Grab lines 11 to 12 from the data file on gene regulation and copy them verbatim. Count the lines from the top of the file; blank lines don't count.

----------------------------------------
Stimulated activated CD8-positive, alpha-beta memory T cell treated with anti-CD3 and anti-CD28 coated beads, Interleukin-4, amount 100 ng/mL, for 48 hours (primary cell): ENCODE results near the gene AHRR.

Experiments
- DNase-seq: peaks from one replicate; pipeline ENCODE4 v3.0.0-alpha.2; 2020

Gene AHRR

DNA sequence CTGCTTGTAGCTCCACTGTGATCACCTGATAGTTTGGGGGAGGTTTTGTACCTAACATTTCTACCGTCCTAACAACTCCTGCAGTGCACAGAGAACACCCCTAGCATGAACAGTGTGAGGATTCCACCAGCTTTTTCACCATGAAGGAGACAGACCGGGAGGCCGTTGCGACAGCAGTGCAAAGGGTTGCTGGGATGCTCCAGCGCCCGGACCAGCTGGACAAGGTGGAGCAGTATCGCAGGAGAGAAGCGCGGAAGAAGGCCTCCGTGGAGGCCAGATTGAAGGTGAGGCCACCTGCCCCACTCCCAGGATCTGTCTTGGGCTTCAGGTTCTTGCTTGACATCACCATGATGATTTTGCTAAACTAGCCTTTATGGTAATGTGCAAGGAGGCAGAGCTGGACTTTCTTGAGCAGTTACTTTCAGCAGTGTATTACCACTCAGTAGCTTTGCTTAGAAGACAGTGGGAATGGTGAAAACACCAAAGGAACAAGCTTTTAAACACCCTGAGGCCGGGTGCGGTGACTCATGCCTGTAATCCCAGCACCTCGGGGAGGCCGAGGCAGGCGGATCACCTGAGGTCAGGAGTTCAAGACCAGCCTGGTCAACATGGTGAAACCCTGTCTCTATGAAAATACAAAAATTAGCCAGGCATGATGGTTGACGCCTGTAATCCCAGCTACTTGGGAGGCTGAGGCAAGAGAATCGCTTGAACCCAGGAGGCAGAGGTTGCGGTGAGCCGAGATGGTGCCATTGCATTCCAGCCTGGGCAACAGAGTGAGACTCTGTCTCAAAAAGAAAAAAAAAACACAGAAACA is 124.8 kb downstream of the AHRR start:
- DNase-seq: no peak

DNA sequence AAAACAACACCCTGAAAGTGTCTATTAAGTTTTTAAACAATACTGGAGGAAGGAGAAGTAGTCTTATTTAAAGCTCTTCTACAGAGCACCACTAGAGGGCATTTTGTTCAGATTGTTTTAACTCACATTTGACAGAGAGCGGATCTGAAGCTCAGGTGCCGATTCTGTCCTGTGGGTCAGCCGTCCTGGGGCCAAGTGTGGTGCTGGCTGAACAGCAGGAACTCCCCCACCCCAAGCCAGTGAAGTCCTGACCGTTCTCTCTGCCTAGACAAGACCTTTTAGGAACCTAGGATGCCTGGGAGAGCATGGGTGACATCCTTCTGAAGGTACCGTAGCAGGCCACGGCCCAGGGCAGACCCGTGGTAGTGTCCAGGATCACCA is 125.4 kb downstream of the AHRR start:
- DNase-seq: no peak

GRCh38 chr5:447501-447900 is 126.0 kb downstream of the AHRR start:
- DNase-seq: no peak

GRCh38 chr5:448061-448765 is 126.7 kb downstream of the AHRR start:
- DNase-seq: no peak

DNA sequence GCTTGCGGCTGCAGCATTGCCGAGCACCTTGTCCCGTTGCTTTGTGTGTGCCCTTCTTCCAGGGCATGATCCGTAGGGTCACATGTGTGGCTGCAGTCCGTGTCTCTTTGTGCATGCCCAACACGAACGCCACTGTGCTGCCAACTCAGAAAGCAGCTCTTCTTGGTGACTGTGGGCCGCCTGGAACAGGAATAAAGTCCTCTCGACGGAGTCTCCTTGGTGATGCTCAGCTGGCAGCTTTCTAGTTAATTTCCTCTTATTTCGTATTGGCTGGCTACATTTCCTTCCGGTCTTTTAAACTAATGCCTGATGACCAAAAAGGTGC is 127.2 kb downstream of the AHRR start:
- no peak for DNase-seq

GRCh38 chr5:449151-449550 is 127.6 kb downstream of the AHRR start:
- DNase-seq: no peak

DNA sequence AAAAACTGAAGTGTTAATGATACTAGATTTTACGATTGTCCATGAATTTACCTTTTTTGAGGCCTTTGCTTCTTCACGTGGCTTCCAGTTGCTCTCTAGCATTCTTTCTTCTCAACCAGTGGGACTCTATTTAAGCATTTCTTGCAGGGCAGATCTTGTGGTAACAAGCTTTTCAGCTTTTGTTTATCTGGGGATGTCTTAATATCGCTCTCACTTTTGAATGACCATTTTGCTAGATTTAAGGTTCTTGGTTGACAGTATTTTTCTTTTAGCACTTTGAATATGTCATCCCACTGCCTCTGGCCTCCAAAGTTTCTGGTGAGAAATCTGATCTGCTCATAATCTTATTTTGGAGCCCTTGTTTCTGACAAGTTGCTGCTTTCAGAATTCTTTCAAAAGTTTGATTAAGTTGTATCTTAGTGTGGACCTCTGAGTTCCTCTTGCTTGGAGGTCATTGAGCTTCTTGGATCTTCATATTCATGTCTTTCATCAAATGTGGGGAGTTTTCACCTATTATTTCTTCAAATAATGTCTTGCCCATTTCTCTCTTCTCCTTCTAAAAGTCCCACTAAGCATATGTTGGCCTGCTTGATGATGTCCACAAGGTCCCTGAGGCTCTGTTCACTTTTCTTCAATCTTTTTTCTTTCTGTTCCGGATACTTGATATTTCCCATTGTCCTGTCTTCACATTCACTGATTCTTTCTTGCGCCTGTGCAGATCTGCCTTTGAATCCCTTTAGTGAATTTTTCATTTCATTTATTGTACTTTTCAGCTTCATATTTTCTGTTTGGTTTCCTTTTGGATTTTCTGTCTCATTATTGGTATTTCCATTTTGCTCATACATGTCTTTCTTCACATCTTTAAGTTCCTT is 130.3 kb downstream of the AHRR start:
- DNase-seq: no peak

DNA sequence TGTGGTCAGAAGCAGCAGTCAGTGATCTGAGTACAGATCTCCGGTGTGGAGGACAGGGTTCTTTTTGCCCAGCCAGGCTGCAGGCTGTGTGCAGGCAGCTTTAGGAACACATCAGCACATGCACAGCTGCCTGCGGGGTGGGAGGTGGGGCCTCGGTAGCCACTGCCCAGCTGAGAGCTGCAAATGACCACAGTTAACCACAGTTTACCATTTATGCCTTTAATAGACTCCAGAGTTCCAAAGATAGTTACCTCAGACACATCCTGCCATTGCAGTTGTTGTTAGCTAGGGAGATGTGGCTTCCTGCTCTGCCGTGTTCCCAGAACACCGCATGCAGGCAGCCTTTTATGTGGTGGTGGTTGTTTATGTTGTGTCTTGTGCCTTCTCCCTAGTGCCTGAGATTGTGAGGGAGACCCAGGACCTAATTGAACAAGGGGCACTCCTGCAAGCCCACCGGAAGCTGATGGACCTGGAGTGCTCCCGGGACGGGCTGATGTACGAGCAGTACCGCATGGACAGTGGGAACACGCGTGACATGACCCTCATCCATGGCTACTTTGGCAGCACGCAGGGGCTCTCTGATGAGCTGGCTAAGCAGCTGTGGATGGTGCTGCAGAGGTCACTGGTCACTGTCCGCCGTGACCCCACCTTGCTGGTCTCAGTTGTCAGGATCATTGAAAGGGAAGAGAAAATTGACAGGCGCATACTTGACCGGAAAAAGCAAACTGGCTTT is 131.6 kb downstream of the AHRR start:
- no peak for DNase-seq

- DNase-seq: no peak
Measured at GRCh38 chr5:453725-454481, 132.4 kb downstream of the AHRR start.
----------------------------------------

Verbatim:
GRCh38 chr5:448061-448765 is 126.7 kb downstream of the AHRR start:
- DNase-seq: no peak